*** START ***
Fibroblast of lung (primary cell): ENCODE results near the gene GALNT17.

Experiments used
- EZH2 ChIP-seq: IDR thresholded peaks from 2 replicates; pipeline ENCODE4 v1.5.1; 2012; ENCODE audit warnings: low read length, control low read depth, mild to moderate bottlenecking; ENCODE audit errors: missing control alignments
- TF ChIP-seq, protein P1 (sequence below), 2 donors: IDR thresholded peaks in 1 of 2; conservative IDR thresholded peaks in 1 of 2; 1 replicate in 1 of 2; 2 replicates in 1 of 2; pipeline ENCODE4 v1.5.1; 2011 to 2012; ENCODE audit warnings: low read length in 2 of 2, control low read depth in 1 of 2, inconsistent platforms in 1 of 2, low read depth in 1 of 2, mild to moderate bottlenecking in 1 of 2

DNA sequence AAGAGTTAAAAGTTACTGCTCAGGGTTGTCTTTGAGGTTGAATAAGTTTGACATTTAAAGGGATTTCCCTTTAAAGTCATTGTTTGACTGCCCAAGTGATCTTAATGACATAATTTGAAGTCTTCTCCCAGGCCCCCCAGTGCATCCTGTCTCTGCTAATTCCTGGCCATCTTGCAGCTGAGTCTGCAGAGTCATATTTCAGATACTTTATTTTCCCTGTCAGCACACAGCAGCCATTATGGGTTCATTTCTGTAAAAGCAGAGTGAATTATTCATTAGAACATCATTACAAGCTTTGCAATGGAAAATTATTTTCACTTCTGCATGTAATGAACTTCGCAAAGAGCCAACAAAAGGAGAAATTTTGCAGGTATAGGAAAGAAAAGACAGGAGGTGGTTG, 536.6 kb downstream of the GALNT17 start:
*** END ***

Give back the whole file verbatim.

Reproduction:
Fibroblast of lung (primary cell): ENCODE results near the gene GALNT17.

Experiments used
- EZH2 ChIP-seq: IDR thresholded peaks from 2 replicates; pipeline ENCODE4 v1.5.1; 2012; ENCODE audit warnings: low read length, control low read depth, mild to moderate bottlenecking; ENCODE audit errors: missing control alignments
- TF ChIP-seq, protein P1 (sequence below), 2 donors: IDR thresholded peaks in 1 of 2; conservative IDR thresholded peaks in 1 of 2; 1 replicate in 1 of 2; 2 replicates in 1 of 2; pipeline ENCODE4 v1.5.1; 2011 to 2012; ENCODE audit warnings: low read length in 2 of 2, control low read depth in 1 of 2, inconsistent platforms in 1 of 2, low read depth in 1 of 2, mild to moderate bottlenecking in 1 of 2

DNA sequence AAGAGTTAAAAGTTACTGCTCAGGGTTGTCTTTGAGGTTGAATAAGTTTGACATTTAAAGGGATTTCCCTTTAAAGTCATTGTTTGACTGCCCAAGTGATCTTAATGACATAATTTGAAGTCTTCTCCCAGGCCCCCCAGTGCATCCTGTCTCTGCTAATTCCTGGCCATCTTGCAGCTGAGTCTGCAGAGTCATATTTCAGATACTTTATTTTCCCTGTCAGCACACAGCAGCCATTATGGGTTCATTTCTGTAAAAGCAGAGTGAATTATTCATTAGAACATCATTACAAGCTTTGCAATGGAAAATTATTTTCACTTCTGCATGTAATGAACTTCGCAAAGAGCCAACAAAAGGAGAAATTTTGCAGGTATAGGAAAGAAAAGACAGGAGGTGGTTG, 536.6 kb downstream of the GALNT17 start: